After working with Architect Hassan Fathy between 1979 and 1989, Rami El Dahan founded Rami El Dahan & Soheir Farid Architects with Soheir Farid in 1983. Since 1996, the firm is known as El Dahan & Farid Engineering Consultants, a limited liability Company.
The firm is especially experienced in Vernacular Architecture and the use of locally available construction materials, and techniques including training programs for Architects and masons as well as Rehabilitation Projects, Restoration of Historical and Old Buildings.
RDSF staff consists of over 30 Architects, and 5 professional structural engineers, technical support plus back-up accounting and secretarial help. The employee base is very stable and has a great experience working together on projects of all sizes. All production people have experience using CAD technology and all staff is computer literate. The computer technologies are regularly updated. This combination of well trained personnel and high caliber technical support consistently generates top quality with maximum economy.
Their latest project is the Ismaili Centrein Dubai (under construction). They have designed several resorts, centres and hotels in Egypt, such as the Movenpick Hotel in El Quseir (199I); planning and design of the El Gouna Town Centre, including commercial and housing projects, the Mosque and several hotels (1993-2002); Hyatt Regency Taba and Sheraton Miramar Hotels, in association with Michael Graves (1996). They have also completed a considerable number of urban planning projects and rehabilitation of historic monuments. They are the architects of the Hilltop Restaurant in Azhar Park, Cairo (2004).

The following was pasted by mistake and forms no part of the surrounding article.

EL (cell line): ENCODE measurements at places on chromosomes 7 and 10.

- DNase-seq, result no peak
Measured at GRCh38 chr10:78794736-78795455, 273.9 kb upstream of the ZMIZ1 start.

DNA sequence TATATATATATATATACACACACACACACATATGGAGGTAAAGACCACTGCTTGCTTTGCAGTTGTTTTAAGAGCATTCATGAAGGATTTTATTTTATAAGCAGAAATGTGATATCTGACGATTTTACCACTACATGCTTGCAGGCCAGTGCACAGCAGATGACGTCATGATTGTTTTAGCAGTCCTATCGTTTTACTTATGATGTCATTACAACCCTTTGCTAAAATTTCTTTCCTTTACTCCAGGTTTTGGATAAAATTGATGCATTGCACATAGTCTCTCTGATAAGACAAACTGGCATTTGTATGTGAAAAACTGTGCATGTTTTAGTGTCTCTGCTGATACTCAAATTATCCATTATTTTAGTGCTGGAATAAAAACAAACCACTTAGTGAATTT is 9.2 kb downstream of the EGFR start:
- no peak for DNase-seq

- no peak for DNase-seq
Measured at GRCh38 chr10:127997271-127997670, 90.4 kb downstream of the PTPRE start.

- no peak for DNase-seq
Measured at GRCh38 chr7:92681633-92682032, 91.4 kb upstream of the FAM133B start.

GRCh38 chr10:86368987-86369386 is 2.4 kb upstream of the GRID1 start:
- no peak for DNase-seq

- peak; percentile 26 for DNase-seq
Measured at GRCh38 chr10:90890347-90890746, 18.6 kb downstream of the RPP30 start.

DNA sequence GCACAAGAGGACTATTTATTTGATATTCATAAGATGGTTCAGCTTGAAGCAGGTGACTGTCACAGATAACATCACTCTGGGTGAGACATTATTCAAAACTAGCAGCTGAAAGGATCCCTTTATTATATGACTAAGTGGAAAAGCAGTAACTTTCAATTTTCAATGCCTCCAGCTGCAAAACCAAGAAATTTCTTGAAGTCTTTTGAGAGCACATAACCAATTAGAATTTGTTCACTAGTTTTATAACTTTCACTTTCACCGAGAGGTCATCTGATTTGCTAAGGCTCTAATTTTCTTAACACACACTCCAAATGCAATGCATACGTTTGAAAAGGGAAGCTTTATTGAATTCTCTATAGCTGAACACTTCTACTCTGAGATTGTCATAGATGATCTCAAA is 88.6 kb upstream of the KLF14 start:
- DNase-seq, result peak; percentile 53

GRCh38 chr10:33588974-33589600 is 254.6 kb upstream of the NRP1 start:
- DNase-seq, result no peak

Source: Rami El Dahan & Soheir Farid Architects Website. http://www.rdsf.com/ [Accessed April 12, 2005]
Jodidio, Philip, editor. Ismaili Centres. In Under the Eaves of Architecture: The Aga Khan Builder and Patron. Munich: Prestel, 2008.
Ismaili Centres, from the book Under the Eaves of Architecture: The Aga Khan Builder and Patron.
The Aga Khan has launched numerous initiatives that aim in one way or another to improve the built environment of the Muslim world. For the first time, this book reveals the reasoning behind these efforts and their very substantial scale and ambition. It can safely be said that through the agencies of the Aga Khan Development Network and such prestigious institutions as the Aga Khan Award for Architecture, the Aga Khan has become the leading private patron of architecture in the world. Interviews with more than fifty people closely associated with these efforts, and with the Aga Khan himself, allow this book to give the first overview of programmes and ideas that have benefited thousands of people across the world in the past fifty years.